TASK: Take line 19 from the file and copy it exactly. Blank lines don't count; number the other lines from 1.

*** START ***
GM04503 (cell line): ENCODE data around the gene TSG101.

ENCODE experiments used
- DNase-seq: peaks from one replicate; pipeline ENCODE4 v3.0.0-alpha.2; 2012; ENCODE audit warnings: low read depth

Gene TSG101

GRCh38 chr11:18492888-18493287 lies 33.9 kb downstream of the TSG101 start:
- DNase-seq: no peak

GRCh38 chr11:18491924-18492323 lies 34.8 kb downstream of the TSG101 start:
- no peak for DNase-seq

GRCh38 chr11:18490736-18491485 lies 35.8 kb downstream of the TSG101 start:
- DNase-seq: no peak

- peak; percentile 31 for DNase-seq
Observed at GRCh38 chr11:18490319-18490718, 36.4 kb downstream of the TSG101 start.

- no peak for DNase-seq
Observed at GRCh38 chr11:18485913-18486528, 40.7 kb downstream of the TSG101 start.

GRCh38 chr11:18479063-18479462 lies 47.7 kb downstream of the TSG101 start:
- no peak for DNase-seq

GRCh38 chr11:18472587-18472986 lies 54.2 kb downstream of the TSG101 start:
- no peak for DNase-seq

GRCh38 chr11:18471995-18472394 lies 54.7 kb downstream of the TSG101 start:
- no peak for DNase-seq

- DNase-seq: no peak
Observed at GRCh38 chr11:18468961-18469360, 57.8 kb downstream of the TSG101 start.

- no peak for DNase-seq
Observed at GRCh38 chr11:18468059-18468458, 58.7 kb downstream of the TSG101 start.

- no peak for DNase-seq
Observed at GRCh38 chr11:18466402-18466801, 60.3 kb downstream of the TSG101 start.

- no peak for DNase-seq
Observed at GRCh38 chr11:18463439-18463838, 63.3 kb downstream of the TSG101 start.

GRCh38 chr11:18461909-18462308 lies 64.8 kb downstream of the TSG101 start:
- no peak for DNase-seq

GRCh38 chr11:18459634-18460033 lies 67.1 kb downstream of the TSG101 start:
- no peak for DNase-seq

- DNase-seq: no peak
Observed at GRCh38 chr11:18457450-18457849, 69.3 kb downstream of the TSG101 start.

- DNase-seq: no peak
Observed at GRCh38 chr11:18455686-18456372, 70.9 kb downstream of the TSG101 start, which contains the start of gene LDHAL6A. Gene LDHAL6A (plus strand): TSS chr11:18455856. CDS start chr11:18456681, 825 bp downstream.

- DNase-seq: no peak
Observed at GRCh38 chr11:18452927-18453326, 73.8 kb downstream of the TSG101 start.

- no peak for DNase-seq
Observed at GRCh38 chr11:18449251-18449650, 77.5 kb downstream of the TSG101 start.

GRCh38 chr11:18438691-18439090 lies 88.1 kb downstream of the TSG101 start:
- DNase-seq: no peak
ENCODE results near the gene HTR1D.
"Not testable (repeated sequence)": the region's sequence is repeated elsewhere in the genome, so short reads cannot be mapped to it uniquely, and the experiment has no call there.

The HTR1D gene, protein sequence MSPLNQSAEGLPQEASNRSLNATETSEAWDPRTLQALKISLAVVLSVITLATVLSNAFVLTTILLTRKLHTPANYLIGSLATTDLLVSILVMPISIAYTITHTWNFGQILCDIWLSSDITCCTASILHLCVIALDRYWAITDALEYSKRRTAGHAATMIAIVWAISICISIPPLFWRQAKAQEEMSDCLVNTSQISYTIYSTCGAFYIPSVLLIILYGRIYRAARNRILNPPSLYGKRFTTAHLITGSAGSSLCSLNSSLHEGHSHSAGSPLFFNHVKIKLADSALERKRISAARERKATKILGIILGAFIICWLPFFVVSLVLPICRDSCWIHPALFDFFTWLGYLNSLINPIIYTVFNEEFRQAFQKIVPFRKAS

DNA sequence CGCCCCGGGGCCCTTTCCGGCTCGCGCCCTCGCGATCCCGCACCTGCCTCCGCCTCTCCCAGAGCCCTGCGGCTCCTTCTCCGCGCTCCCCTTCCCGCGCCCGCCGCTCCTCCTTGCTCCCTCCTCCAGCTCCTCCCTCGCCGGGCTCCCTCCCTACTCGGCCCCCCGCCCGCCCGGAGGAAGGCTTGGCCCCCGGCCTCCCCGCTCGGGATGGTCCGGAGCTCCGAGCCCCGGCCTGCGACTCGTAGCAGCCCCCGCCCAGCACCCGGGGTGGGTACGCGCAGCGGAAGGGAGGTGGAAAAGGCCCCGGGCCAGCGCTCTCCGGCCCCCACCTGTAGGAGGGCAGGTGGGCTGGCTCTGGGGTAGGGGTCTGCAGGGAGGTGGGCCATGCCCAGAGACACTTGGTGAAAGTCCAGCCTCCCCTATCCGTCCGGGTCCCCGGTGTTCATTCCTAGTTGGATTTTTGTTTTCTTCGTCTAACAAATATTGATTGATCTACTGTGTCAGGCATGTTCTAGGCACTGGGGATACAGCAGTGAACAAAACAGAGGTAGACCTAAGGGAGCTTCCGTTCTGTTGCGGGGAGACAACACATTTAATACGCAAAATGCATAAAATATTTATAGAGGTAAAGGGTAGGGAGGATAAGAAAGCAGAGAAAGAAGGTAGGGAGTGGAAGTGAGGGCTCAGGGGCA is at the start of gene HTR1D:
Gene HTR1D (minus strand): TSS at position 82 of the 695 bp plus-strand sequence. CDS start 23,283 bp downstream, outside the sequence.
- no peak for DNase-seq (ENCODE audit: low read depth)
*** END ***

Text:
GRCh38 chr11:18471995-18472394 lies 54.7 kb downstream of the TSG101 start: